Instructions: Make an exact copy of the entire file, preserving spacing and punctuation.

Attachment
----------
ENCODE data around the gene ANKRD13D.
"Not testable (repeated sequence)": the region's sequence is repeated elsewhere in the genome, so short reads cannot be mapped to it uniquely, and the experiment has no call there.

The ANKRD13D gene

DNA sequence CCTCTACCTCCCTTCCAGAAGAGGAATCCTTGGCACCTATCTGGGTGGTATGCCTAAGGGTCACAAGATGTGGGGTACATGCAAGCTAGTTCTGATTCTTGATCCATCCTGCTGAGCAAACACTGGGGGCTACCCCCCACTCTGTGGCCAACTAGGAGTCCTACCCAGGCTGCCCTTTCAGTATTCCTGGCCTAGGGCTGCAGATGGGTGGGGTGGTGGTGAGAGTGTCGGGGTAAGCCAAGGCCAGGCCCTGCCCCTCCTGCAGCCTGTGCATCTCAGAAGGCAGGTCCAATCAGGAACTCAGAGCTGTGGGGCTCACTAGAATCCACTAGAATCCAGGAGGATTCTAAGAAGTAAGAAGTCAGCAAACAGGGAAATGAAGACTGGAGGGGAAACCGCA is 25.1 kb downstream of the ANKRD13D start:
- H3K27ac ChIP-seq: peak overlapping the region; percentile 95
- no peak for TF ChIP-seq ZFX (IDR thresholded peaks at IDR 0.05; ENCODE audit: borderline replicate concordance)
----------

ENCODE data around the gene ANKRD13D.
"Not testable (repeated sequence)": the region's sequence is repeated elsewhere in the genome, so short reads cannot be mapped to it uniquely, and the experiment has no call there.

The ANKRD13D gene

DNA sequence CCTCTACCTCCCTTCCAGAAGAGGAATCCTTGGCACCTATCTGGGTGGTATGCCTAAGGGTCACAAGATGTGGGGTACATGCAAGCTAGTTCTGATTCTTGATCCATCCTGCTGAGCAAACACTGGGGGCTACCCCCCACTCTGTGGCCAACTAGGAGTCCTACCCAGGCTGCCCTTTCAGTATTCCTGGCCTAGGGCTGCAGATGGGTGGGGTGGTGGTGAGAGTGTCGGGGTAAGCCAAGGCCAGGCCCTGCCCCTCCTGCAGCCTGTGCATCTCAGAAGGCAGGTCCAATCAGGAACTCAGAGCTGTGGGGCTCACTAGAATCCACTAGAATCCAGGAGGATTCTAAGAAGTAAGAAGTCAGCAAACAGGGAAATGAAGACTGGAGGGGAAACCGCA is 25.1 kb downstream of the ANKRD13D start:
- H3K27ac ChIP-seq: peak overlapping the region; percentile 95
- no peak for TF ChIP-seq ZFX (IDR thresholded peaks at IDR 0.05; ENCODE audit: borderline replicate concordance)